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Portland to take up proposed ban on facial recognition technology

Advocates say the face-scanning tech could pose a threat to privacy and civil rights.

PORTLAND, Maine — City leaders in Maine’s largest city will be taking up a number of hot-button issues Monday night. Among them: a proposed ban on facial recognition technology.

The ban seeks to prohibit the use of all facial recognition technology by city officials and employees. 

Face-scanning technology is nothing new, used in airports, on smartphones and social media, but advocates fear it could become more widely used and infringe on peoples’ rights. 

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“Concerns about loss of privacy and civil rights matters have arisen with the advent of facial recognition technology,” the order read in the agenda for Monday night’s meeting.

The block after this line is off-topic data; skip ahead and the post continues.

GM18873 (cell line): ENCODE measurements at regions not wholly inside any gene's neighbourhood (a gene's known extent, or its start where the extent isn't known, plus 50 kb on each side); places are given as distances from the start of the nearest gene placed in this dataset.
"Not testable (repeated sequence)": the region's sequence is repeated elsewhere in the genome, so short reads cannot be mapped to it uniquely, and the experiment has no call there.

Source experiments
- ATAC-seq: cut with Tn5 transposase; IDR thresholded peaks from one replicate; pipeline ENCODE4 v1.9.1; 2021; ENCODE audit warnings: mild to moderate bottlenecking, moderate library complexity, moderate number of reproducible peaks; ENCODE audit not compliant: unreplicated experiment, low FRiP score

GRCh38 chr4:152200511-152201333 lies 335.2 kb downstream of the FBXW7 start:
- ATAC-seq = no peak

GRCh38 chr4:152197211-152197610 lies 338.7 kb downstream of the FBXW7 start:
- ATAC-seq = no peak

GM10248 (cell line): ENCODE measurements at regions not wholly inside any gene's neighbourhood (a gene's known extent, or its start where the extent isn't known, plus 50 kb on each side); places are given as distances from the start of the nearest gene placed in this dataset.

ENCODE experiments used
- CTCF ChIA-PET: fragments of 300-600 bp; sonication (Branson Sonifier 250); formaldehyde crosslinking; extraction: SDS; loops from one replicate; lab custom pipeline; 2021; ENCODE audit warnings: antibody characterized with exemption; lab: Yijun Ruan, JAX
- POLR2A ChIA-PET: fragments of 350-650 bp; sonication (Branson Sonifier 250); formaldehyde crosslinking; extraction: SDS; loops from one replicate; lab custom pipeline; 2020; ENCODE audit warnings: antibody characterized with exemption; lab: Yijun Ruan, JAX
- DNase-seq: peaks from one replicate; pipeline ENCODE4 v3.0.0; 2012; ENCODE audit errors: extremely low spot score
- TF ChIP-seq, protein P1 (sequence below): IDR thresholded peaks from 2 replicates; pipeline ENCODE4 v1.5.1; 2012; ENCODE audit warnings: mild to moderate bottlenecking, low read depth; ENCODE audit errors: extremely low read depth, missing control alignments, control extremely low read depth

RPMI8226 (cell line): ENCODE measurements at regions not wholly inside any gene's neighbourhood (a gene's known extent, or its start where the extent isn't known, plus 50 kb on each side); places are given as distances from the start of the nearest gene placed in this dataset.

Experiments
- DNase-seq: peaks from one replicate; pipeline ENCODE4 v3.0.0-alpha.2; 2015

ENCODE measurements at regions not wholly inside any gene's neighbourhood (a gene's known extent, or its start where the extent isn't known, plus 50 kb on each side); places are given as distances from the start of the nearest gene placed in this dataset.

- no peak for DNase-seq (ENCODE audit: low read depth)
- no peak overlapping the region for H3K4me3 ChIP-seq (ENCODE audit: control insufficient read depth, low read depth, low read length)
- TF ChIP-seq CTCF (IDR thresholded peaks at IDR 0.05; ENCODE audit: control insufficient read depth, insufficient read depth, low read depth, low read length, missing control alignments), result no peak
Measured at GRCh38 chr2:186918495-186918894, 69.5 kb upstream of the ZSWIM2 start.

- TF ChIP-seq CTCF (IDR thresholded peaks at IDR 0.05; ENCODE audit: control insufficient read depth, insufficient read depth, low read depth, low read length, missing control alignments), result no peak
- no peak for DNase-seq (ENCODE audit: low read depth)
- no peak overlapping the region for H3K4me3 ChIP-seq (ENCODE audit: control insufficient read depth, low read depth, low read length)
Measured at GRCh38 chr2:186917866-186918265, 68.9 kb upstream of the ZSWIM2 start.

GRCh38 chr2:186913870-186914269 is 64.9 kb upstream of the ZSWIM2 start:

The proposal is sponsored by Councilors Pious Ali and Brian Batson. 

If passed, Portland would follow what only a few other cities in the United States have done to prevent city staff from using the technology. 

There would be “no exceptions.” The ban would include the city’s law enforcement officers as well.

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The Cumberland County Sheriff’s Office currently uses facial recognition technology to help identify criminals by using an app that allows deputies to take a picture of an individual that is then run through a central database. 

Councilors will be voting on the issue at Monday night’s meeting that starts at 5:30 p.m. 

They will also be voting on capacity and goals for a new homeless shelter in the city and expanding ranked-choice voting to council and school board elections. 

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